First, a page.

A Demand-Driven Approach to Specialty Crop Market Development

Project Overview

Project Type: Farmer/Rancher
Funds awarded in 2006: $12,324.00
Projected End Date: 12/31/2006
Region: Southern
State: Tennessee
Principal Investigator:
Dianne Levy
Appalachian Spring Cooperative


  • Vegetables: cucurbits, eggplant


  • Farm Business Management: budgets/cost and returns, feasibility study, market study

    Proposal summary:

    Achieving access to profitable markets is commonly and correctly cited as one of the major hurdles in the development of successful and sustainable small farm and farm-based enterprises. Enterprising fruit and vegetable growers in the proposed project region find themselves in the enviable situation of having ready access to a demand-driven market for their crops. Under growing pressure from parents, health practitioners and public officials, and a soon to be implemented Federal mandate for the formation of local health councils, school system food service and child nutrition service directors in the project region are actively seeking out sources of locally grown and locally produced foods in an effort to improve the quality and nutritional value of foods served to children in the schools. The problem this project proposes to address is that current school system food preparation practices rely on prepared and processed foods as opposed to fresh, unprepared foods. Limitations in the variety of fresh foods commonly served in school cafeterias, poor childhood eating habits, pressures to minimize or reduce school food program expenses and the unfortunate opposition of the school year and main crop season in our region are problems we hope to deal with. Our answer to the problem is to direct human and financial resources to the task of market development with the specific goal of promoting and increasing sales of locally produced foods to local and regional school systems. We propose to do this by implementing a training program that will impart proven sales and promotional skills to participating growers, training growers and other program stakeholders and staff in organizing successful and effective “retail events”; and assisting with the coordination of an initial series of four such retail events. This is primarily a market development/sales growth project. In order to demonstrate that the program is effective, we will measure during the project cycle: changes in volume of sales of locally grown foods to participating school systems; changes in product type and variety of locally grown foods purchased by participating school systems; net gains/losses in income to participating growers from program sales; changes in prep and plate waste volumes in school cafeterias as a result of increased purchases of locally produced foods; and changes in share of locally produced foods as a percentage of total school food purchases.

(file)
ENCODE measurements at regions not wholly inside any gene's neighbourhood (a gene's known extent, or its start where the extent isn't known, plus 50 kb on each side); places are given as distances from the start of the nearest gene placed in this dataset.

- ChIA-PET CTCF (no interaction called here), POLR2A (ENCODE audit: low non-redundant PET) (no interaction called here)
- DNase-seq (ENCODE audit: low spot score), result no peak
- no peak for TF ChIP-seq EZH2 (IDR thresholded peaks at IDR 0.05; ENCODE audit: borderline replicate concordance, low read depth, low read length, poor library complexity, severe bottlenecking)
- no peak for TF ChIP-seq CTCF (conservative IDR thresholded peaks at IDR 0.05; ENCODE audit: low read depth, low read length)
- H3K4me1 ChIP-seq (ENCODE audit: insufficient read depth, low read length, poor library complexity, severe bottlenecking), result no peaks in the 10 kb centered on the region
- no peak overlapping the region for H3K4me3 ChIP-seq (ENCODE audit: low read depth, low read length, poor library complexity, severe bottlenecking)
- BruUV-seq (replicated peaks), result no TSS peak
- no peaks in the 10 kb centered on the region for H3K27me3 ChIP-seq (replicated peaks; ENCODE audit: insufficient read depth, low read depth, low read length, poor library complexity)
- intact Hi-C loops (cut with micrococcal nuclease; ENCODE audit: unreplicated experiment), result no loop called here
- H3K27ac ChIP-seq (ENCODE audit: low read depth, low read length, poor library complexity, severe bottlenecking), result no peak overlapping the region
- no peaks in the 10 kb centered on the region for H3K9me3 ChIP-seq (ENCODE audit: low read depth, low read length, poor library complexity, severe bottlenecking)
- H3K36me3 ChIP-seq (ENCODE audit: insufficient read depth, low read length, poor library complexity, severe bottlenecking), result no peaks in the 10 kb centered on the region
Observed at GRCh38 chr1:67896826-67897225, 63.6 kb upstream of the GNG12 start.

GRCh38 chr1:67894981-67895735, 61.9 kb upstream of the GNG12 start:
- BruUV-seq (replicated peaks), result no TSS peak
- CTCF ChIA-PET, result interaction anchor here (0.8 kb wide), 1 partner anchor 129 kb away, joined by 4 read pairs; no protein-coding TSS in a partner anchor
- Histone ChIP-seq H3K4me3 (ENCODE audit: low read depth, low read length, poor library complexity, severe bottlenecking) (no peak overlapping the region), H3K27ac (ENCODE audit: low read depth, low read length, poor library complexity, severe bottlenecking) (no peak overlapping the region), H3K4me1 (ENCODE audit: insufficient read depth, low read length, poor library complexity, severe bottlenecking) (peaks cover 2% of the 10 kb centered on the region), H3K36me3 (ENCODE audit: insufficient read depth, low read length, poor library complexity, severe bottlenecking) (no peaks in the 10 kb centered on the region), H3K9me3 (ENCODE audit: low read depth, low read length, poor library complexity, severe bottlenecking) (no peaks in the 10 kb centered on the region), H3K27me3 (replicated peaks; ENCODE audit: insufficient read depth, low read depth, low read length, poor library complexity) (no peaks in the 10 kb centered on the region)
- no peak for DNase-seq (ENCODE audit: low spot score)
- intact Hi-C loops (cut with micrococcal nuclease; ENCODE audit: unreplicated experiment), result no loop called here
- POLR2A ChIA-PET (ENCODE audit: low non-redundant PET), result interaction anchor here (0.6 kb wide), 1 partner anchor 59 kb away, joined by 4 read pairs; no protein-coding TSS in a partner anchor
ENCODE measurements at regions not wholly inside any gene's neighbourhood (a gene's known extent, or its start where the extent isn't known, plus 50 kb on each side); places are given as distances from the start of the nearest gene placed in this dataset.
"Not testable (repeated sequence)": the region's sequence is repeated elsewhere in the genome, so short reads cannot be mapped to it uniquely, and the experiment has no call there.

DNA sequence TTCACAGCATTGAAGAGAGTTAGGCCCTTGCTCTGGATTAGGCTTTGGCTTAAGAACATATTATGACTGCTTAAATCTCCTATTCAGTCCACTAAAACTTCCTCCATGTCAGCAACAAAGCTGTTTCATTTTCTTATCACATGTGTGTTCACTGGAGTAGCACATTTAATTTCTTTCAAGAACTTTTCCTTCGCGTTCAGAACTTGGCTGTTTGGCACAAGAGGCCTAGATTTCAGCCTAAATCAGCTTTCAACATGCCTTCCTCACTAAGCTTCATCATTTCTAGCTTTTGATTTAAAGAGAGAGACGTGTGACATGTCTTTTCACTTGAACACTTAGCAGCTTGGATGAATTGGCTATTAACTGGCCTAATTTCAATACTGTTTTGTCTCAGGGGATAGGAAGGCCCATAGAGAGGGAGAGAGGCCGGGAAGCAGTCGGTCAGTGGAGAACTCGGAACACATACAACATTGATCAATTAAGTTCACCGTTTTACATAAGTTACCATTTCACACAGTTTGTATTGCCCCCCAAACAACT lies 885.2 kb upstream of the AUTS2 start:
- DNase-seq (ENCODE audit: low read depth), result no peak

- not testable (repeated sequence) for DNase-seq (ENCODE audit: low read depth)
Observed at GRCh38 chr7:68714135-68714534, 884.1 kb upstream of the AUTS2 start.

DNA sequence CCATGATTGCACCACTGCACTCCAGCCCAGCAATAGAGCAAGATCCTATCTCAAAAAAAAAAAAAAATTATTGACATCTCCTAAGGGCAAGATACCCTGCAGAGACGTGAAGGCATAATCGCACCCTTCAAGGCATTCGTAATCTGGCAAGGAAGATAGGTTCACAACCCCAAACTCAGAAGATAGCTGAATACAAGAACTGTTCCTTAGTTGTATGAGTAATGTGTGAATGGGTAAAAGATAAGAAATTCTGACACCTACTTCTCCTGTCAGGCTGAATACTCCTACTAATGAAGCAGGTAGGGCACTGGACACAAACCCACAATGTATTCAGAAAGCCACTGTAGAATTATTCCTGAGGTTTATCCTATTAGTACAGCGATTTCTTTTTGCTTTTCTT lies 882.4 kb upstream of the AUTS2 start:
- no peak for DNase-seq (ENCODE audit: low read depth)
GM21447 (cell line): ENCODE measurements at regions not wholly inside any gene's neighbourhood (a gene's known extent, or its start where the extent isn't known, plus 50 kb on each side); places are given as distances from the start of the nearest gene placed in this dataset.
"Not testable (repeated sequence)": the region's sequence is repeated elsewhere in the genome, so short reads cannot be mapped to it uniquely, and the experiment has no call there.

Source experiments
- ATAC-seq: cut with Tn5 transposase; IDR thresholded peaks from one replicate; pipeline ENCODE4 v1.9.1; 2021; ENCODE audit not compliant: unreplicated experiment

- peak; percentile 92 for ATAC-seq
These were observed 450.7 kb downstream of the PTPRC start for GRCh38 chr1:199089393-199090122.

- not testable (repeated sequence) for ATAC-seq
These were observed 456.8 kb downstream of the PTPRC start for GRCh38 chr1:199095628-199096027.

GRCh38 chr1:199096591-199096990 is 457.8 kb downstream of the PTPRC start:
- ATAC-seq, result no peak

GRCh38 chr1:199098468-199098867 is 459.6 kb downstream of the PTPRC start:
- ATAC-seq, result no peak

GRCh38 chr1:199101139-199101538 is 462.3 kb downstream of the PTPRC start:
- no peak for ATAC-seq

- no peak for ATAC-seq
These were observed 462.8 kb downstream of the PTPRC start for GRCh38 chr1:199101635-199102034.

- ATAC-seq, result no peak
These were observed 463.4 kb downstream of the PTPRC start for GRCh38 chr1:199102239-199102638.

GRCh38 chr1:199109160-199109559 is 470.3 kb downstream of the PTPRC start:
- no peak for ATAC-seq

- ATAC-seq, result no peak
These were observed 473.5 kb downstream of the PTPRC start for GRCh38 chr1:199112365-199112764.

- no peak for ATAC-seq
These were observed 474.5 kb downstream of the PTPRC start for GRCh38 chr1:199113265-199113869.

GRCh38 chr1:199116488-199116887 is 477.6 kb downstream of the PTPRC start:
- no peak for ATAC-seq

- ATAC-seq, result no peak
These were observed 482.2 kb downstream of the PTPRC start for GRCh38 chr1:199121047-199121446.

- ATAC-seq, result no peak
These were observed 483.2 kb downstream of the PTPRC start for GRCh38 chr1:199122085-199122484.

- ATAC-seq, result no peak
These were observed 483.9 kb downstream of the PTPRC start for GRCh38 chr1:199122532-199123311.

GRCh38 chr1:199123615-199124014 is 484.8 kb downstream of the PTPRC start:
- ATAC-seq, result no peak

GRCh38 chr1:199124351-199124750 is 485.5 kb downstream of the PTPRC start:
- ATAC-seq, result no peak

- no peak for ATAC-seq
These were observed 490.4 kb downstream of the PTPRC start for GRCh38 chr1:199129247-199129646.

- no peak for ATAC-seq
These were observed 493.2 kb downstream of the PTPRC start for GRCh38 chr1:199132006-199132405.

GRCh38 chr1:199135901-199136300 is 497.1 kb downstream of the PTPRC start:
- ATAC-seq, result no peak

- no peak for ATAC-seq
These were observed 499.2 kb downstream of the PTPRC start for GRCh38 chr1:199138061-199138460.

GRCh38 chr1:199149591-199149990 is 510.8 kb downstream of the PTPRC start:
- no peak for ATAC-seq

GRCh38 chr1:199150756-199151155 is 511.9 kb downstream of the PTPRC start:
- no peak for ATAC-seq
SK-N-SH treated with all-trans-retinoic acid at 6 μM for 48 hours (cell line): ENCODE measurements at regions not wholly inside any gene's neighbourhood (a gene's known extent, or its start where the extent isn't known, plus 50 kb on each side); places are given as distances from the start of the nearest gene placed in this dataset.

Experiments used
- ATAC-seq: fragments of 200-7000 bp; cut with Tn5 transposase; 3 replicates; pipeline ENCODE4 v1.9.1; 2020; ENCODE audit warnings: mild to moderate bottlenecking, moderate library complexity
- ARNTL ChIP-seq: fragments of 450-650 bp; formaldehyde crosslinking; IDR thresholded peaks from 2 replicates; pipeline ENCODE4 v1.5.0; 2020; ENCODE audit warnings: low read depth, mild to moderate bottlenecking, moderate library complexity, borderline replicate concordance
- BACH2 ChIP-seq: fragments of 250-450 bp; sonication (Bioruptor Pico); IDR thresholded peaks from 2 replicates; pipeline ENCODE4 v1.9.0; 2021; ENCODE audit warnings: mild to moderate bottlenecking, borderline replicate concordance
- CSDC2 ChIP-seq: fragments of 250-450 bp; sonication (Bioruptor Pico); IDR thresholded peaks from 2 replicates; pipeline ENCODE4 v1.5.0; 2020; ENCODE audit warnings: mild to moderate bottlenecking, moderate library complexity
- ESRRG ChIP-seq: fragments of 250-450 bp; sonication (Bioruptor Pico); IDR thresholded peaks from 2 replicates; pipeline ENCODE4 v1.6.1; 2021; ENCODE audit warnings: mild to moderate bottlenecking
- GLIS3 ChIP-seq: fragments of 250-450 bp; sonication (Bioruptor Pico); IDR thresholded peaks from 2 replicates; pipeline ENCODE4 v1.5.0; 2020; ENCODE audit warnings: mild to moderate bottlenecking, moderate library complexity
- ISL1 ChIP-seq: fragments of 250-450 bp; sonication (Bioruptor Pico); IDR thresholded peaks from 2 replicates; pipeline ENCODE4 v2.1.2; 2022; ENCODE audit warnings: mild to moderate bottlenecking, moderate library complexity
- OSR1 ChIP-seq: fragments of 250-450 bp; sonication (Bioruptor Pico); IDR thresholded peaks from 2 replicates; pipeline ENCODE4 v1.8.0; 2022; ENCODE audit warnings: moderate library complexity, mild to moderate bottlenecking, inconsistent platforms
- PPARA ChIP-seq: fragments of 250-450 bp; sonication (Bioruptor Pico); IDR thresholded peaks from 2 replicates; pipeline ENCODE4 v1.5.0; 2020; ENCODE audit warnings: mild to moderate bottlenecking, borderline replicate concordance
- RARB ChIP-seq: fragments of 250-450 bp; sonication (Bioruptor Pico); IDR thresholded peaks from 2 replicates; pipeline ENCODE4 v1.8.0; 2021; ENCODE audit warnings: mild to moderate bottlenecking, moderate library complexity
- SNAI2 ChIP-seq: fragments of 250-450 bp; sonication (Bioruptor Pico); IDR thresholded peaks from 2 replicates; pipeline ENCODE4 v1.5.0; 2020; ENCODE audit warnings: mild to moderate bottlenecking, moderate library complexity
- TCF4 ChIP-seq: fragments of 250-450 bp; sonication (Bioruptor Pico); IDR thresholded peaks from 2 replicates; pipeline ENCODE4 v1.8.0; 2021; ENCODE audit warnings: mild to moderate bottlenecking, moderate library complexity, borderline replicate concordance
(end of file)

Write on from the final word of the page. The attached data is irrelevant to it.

Any opinions, findings, conclusions, or recommendations expressed in this publication are those of the author(s) and do not necessarily reflect the view of the U.S. Department of Agriculture or SARE.